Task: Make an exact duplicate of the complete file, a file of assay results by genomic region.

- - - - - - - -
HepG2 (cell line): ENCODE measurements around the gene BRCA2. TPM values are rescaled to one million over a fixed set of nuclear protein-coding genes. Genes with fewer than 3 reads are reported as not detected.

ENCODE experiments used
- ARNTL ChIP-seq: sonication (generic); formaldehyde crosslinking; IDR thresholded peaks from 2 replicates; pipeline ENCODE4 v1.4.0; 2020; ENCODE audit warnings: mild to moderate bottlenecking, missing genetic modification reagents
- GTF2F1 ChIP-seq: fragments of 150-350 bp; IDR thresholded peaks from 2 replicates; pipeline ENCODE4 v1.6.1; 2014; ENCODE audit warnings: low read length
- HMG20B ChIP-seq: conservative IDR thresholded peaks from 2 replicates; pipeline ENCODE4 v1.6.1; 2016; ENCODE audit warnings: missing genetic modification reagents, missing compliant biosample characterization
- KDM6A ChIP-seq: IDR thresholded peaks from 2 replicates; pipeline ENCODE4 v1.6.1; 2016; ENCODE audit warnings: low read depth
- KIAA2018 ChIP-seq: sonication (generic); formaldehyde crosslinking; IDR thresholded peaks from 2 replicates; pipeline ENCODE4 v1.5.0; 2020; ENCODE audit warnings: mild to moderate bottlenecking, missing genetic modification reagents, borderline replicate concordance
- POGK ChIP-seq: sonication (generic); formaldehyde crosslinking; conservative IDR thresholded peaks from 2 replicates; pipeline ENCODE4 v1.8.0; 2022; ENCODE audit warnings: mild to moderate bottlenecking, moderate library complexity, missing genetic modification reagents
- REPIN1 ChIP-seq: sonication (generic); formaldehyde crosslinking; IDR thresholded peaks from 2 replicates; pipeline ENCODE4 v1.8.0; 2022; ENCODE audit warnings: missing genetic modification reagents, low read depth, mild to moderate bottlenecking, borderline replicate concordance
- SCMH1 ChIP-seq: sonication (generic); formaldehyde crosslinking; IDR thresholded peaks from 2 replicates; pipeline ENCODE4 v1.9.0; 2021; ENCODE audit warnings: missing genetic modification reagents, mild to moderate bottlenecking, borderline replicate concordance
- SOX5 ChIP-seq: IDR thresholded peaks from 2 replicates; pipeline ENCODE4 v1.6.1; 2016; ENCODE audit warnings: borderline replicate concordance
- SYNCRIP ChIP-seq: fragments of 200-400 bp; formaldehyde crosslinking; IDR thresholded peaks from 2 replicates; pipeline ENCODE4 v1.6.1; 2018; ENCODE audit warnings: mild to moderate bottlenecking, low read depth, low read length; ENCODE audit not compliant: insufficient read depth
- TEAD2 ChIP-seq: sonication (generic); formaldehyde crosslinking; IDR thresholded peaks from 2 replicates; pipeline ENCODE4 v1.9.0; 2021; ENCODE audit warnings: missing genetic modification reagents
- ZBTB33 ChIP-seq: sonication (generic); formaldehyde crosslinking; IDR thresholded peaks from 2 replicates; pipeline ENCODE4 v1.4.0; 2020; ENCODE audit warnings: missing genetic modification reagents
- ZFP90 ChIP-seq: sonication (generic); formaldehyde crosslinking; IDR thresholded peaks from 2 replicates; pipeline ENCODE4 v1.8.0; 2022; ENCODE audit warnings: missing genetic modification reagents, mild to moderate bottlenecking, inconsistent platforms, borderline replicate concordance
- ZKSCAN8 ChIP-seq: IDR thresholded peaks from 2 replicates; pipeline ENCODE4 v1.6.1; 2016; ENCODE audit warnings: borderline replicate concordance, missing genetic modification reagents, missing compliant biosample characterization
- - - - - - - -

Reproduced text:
HepG2 (cell line): ENCODE measurements around the gene BRCA2. TPM values are rescaled to one million over a fixed set of nuclear protein-coding genes. Genes with fewer than 3 reads are reported as not detected.

ENCODE experiments used
- ARNTL ChIP-seq: sonication (generic); formaldehyde crosslinking; IDR thresholded peaks from 2 replicates; pipeline ENCODE4 v1.4.0; 2020; ENCODE audit warnings: mild to moderate bottlenecking, missing genetic modification reagents
- GTF2F1 ChIP-seq: fragments of 150-350 bp; IDR thresholded peaks from 2 replicates; pipeline ENCODE4 v1.6.1; 2014; ENCODE audit warnings: low read length
- HMG20B ChIP-seq: conservative IDR thresholded peaks from 2 replicates; pipeline ENCODE4 v1.6.1; 2016; ENCODE audit warnings: missing genetic modification reagents, missing compliant biosample characterization
- KDM6A ChIP-seq: IDR thresholded peaks from 2 replicates; pipeline ENCODE4 v1.6.1; 2016; ENCODE audit warnings: low read depth
- KIAA2018 ChIP-seq: sonication (generic); formaldehyde crosslinking; IDR thresholded peaks from 2 replicates; pipeline ENCODE4 v1.5.0; 2020; ENCODE audit warnings: mild to moderate bottlenecking, missing genetic modification reagents, borderline replicate concordance
- POGK ChIP-seq: sonication (generic); formaldehyde crosslinking; conservative IDR thresholded peaks from 2 replicates; pipeline ENCODE4 v1.8.0; 2022; ENCODE audit warnings: mild to moderate bottlenecking, moderate library complexity, missing genetic modification reagents
- REPIN1 ChIP-seq: sonication (generic); formaldehyde crosslinking; IDR thresholded peaks from 2 replicates; pipeline ENCODE4 v1.8.0; 2022; ENCODE audit warnings: missing genetic modification reagents, low read depth, mild to moderate bottlenecking, borderline replicate concordance
- SCMH1 ChIP-seq: sonication (generic); formaldehyde crosslinking; IDR thresholded peaks from 2 replicates; pipeline ENCODE4 v1.9.0; 2021; ENCODE audit warnings: missing genetic modification reagents, mild to moderate bottlenecking, borderline replicate concordance
- SOX5 ChIP-seq: IDR thresholded peaks from 2 replicates; pipeline ENCODE4 v1.6.1; 2016; ENCODE audit warnings: borderline replicate concordance
- SYNCRIP ChIP-seq: fragments of 200-400 bp; formaldehyde crosslinking; IDR thresholded peaks from 2 replicates; pipeline ENCODE4 v1.6.1; 2018; ENCODE audit warnings: mild to moderate bottlenecking, low read depth, low read length; ENCODE audit not compliant: insufficient read depth
- TEAD2 ChIP-seq: sonication (generic); formaldehyde crosslinking; IDR thresholded peaks from 2 replicates; pipeline ENCODE4 v1.9.0; 2021; ENCODE audit warnings: missing genetic modification reagents
- ZBTB33 ChIP-seq: sonication (generic); formaldehyde crosslinking; IDR thresholded peaks from 2 replicates; pipeline ENCODE4 v1.4.0; 2020; ENCODE audit warnings: missing genetic modification reagents
- ZFP90 ChIP-seq: sonication (generic); formaldehyde crosslinking; IDR thresholded peaks from 2 replicates; pipeline ENCODE4 v1.8.0; 2022; ENCODE audit warnings: missing genetic modification reagents, mild to moderate bottlenecking, inconsistent platforms, borderline replicate concordance
- ZKSCAN8 ChIP-seq: IDR thresholded peaks from 2 replicates; pipeline ENCODE4 v1.6.1; 2016; ENCODE audit warnings: borderline replicate concordance, missing genetic modification reagents, missing compliant biosample characterization